Thomas Wentworth Higginson, Atlantic Essays, Fayal and the Portuguese. (search)
rong of women in dark-blue hooded cloaks which we all took for priestly vestments, and of beggars in a combination of patches which no sane person could reasonably take for vestments of any sort, until one saw how scrupulously they were washed and how carefully put together. The one overwhelming fact of the first day abroad is the simple sensation that one is abroad: a truth that can never be made anything but commonplace in the telling, or anything but wonderful in the fulfilling. What Emerson says of the landscape is true here: no particular foreign country is so remarkable as the necessity of being remarkable under which every foreign country lies. Horace Walpole found nothing in Europe so astonishing as Calais; and we felt that at every moment the first edge of novelty was being taken off for life, and that, if we were to continue our journey round the world, we never could have that first day's sensations again. Yet because no one can spare time to describe it at the moment
Thomas Wentworth Higginson, Atlantic Essays, The Greek goddesses. (search)
ain,--this, which can never be human nature's daily food,--that we need to turn to art. That child is unhappy whose mother's face, as it bends above him, wears not a living tenderness which Raphael could merely reproduce. But the resources of divine exaltation which form the just heritage of that mother's soul, the child knows not till he sees them embodied in Greek sculpture. Other races have made woman beautiful; it was the peculiar glory of the Greeks that they made her sublime. As Emerson says that this wondrous nation anticipated by their language what the orator would say, so their sculpture anticipated what the priest would dream. Quintilian says of Phidias's lost statue of Athena that its beauty seems to have added reverence even to religion itself, so nigh does the majesty of the work approach to that of the divinity. I speak now of the ideal alone. Undoubtedly in ancient Greece, as in modern America, the actual woman was disfranchised, humiliated, enslaved. But n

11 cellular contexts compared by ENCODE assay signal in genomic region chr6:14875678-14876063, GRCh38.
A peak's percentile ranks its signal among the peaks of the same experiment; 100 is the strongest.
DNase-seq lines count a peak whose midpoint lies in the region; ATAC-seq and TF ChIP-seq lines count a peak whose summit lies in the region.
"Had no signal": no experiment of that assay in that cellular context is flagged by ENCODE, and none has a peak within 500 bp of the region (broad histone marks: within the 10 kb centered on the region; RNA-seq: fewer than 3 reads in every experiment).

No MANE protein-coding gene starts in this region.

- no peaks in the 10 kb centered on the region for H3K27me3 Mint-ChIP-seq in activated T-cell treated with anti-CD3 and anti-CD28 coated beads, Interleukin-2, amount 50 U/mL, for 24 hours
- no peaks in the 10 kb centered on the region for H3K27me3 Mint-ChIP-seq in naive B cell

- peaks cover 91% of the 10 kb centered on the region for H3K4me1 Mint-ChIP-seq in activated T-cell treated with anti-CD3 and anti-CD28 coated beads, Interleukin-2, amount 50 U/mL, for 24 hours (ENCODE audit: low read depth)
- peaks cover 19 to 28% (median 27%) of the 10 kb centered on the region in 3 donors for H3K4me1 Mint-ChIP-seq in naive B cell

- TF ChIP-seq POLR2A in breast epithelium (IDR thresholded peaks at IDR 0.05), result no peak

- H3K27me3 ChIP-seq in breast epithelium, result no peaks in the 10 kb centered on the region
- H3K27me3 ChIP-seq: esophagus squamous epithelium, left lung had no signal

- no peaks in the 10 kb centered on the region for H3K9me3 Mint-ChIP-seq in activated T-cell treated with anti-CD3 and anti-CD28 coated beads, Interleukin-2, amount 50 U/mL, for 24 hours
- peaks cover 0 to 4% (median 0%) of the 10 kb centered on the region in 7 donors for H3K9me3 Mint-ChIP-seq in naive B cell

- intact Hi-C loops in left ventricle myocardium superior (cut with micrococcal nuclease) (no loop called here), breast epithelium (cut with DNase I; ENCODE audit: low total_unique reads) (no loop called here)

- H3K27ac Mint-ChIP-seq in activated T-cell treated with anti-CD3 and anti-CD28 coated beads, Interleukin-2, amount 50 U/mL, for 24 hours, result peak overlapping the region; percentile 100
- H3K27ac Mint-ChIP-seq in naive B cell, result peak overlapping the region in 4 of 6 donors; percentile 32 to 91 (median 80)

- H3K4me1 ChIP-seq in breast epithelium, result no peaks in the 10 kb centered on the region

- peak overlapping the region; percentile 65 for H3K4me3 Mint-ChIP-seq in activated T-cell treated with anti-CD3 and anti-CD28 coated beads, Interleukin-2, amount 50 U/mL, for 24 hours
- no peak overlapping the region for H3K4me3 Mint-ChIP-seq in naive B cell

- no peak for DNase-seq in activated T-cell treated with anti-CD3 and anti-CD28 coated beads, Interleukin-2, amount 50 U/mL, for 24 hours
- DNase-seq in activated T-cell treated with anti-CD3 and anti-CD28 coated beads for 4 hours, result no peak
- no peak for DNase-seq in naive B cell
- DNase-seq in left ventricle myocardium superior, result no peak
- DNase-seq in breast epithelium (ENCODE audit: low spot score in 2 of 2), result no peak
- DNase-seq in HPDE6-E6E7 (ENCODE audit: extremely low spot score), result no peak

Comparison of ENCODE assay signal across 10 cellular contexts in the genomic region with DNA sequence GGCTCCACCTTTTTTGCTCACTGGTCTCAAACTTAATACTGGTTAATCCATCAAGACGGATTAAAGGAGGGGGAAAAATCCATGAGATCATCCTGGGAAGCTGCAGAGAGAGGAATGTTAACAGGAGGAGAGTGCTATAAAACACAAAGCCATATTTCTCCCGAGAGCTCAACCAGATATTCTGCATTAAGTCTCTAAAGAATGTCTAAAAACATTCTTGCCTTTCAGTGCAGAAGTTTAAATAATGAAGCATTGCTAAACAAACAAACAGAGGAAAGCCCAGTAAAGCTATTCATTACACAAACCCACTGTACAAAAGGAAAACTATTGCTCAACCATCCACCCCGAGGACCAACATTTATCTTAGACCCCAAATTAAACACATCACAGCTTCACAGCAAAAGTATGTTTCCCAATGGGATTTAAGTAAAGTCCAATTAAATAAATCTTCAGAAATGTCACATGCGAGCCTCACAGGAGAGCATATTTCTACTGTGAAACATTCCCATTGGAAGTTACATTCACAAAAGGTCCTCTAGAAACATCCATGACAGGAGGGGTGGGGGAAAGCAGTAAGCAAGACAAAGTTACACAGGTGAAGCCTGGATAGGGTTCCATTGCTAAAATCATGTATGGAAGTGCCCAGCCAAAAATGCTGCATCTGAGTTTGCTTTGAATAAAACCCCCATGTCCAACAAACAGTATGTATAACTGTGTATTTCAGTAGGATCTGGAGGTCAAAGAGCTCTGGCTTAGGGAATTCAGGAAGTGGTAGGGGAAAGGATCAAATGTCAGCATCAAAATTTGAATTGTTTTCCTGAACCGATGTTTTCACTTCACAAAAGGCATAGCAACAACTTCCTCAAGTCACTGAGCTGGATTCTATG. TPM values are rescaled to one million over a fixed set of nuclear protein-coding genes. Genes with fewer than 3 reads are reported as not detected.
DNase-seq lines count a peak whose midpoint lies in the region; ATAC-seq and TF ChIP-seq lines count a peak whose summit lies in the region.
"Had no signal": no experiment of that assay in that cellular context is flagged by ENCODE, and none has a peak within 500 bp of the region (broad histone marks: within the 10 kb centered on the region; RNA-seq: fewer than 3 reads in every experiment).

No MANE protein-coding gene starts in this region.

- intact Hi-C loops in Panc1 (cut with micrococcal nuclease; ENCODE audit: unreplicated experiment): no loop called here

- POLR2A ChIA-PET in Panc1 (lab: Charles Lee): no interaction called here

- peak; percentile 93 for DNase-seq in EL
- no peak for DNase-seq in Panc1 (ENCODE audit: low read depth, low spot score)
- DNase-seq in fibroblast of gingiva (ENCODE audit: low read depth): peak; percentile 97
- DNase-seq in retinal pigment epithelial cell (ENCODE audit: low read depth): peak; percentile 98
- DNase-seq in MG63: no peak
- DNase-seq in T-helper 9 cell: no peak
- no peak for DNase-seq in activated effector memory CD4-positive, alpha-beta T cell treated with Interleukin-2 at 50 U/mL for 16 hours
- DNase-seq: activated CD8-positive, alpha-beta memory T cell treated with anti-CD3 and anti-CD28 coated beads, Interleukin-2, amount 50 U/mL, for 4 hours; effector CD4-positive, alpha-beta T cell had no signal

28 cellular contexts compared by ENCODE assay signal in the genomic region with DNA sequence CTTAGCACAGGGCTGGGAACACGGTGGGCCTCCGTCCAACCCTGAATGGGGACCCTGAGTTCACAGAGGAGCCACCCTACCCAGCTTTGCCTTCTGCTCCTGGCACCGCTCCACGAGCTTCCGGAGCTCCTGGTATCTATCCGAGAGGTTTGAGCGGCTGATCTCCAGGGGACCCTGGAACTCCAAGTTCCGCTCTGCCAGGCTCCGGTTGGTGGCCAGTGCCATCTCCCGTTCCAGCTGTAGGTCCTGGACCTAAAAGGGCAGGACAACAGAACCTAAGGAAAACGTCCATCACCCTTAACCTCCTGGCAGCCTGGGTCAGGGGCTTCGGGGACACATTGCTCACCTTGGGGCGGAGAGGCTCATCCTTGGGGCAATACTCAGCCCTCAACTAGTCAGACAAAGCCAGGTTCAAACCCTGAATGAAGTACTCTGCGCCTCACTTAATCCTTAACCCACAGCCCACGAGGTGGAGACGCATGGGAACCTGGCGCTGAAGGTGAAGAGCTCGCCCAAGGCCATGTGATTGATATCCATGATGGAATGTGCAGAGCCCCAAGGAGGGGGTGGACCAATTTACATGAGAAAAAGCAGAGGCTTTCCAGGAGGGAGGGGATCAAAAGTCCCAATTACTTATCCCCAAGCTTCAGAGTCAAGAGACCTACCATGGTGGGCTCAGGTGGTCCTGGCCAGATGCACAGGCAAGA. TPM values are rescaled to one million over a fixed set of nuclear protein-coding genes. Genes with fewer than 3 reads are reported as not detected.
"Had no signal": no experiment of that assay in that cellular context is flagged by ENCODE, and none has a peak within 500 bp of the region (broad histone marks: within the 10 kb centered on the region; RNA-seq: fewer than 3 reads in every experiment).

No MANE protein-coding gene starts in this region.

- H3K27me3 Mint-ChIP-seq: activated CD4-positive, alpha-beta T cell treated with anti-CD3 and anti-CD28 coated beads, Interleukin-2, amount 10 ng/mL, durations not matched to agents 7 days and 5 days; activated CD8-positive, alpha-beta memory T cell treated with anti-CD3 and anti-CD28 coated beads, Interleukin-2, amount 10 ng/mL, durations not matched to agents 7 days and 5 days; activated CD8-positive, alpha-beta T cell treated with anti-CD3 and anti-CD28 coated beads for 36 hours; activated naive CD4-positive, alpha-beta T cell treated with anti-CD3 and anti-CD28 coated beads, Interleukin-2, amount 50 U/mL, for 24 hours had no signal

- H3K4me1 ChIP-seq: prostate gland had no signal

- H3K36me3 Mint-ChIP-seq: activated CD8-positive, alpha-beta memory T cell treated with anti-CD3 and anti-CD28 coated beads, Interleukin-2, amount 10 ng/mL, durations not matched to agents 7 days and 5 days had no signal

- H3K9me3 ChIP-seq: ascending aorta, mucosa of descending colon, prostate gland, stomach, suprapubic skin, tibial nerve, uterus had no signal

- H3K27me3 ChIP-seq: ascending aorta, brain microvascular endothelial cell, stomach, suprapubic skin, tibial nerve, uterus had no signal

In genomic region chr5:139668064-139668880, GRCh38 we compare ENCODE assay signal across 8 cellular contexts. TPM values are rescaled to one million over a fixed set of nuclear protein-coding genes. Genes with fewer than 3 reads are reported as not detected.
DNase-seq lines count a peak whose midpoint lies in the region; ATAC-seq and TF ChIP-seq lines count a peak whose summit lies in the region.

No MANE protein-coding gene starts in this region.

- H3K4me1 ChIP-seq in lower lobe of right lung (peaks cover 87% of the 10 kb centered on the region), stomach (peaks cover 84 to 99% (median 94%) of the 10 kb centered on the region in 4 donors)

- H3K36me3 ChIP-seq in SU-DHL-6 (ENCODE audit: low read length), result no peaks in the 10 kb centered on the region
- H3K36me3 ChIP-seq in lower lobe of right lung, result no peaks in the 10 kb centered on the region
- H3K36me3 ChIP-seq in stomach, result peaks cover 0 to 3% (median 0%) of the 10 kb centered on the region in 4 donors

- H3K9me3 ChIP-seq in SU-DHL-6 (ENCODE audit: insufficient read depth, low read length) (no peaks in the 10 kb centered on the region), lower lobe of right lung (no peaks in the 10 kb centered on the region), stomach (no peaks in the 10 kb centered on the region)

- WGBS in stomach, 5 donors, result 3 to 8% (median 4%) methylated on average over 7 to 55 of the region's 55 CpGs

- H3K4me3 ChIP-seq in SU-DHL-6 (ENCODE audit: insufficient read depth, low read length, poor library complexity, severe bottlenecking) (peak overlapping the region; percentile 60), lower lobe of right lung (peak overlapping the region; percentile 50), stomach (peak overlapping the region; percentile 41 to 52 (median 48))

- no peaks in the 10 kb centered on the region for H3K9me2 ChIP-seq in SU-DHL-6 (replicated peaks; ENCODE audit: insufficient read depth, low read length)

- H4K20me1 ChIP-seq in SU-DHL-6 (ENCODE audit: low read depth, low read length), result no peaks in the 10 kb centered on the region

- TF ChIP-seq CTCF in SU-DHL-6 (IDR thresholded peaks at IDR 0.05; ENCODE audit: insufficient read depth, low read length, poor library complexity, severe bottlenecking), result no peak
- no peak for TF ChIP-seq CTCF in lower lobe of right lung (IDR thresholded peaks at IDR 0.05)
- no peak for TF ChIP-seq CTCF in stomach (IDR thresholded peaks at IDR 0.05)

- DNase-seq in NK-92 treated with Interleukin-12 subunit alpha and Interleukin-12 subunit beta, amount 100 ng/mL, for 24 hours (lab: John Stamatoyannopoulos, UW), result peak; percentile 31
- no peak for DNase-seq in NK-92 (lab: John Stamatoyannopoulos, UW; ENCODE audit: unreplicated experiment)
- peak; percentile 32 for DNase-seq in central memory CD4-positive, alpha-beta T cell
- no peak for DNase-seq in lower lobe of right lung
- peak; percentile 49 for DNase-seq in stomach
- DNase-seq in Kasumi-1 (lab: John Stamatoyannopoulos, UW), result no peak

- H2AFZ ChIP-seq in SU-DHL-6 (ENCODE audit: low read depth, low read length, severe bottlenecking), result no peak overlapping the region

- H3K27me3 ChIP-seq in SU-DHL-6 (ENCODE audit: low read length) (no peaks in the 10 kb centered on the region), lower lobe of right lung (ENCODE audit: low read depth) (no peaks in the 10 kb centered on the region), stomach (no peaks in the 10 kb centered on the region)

Thomas Wentworth Higginson, Atlantic Essays, On an old Latin text-book. (search)
prose writers, which at a later period I almost learned by heart. But however we may define the words classic and romantic, it will be found, I think, however contrary to the impression of many, that the child is naturally a classicist first. Emerson said well, Every healthy boy is a Greek ; while his powers are dawning and he divides his life between games and books, he prefers phrases that, while they touch his imagination, have yet a certain definite quality. A Greek statue, a Latin lineies have passed, the writer must now take the style, which is his weapon, must erase from it all attempt at beauty, and demand only that, like the barbaric hatchet, it shall bring down its man? In America, this tendency is only dawning; while Emerson lives, it will be still believed that literature means form as well as matter. But no one can talk with the pupils of our new technological schools, without seeing that, in surrendering books like my old Latin text-book, it is in fact literatur